The 1780s and 1790s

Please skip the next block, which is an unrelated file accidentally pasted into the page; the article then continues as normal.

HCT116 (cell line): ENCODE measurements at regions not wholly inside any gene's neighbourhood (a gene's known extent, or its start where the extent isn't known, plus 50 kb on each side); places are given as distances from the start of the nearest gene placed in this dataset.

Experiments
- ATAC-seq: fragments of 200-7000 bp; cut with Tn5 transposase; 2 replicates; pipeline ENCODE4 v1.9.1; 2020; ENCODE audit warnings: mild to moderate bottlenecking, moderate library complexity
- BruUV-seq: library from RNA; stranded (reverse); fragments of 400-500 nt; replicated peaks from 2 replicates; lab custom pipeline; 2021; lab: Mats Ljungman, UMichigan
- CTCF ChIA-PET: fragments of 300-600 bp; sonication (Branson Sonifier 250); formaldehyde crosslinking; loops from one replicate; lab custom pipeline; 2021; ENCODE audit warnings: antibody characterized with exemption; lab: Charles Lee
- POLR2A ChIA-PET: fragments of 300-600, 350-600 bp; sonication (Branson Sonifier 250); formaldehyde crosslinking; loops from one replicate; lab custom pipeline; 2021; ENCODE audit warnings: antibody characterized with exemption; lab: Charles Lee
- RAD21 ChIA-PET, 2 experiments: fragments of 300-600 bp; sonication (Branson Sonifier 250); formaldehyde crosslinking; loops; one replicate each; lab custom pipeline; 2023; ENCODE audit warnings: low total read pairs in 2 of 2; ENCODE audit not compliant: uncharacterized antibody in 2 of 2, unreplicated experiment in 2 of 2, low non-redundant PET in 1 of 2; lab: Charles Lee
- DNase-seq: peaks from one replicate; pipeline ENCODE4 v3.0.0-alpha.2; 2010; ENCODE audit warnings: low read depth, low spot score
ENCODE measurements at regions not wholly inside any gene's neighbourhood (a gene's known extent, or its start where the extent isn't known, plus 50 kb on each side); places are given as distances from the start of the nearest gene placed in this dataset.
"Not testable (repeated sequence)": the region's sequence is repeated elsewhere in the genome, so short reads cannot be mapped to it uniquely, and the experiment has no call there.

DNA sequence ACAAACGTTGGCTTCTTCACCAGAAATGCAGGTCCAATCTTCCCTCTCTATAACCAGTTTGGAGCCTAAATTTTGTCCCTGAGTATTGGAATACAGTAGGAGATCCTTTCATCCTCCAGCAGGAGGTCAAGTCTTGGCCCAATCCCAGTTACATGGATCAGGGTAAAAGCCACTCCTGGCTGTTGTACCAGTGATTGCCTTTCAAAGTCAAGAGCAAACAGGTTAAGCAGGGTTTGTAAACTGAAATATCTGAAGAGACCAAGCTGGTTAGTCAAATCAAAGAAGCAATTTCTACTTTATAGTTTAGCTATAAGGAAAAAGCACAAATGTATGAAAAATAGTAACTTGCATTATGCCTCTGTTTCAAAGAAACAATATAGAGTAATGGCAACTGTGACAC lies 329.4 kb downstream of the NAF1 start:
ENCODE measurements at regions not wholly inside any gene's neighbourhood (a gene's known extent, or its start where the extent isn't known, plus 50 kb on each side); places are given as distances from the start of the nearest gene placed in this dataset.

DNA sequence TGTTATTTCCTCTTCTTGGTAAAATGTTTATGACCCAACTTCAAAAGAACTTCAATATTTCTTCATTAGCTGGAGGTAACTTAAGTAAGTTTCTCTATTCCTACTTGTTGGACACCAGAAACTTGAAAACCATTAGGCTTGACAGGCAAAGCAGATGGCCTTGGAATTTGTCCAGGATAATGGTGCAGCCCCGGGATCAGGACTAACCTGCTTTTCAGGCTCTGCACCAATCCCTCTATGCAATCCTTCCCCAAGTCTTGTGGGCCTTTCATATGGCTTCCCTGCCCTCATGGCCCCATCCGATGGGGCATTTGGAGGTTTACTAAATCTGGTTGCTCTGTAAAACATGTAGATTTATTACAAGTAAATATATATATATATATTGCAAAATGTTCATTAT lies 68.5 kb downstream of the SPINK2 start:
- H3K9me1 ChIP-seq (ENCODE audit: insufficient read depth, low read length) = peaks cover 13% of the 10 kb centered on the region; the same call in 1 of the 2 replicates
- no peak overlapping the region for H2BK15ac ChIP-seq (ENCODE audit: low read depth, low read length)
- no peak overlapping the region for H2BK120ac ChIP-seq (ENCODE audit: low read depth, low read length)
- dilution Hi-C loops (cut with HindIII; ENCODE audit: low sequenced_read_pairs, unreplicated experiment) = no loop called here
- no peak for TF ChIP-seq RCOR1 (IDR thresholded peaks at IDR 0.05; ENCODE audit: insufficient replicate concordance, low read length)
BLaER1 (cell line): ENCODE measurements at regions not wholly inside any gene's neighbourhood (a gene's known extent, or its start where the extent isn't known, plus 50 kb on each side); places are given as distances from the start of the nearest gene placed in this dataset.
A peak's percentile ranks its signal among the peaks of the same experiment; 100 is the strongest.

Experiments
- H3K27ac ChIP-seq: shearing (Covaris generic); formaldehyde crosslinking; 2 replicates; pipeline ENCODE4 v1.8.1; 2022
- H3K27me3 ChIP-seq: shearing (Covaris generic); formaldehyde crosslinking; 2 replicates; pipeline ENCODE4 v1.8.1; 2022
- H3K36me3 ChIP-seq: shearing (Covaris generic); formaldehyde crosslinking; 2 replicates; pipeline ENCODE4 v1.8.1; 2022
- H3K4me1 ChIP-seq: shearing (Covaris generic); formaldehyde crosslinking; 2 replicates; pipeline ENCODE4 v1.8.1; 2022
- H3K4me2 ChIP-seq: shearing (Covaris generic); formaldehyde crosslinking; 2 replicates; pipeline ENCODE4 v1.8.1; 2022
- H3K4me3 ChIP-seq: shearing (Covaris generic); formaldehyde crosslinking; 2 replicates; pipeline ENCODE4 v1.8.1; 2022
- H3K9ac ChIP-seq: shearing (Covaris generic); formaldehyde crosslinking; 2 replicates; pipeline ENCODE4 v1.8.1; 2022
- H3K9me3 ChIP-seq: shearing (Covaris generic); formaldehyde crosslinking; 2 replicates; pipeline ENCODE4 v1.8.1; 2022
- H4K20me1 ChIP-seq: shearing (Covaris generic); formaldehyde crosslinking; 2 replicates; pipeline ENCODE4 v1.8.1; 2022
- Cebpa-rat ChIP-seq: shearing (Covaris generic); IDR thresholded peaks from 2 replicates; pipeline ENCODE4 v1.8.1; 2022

In the 1780s and 1790s, the old configuration of rank and hierarchy slowly gave way to demands for greater pluralism and equality, patriarchal leaders had to share the political sphere with representatives from other social groups, and an invigorated market economy created new fears and uncertainties. Even as they unflinchingly asserted their right to governance, upper-class New Yorkers were being forced to acknowledge in new ways the presence of the less privileged. That was a legacy of the Revolution and its immediate aftermath. For elites, the challenge of organizing new relationships with commoners was the main development of this time period. The loss of the national capital (to Philadelphia, in 1790) ensured that New York would continue to evolve as a business-oriented city and that business would be the main source of wealth and prestige for urban elites but upper-class New Yorkers remained fearful and apprehensive about materialism and did not yet embrace it fully.
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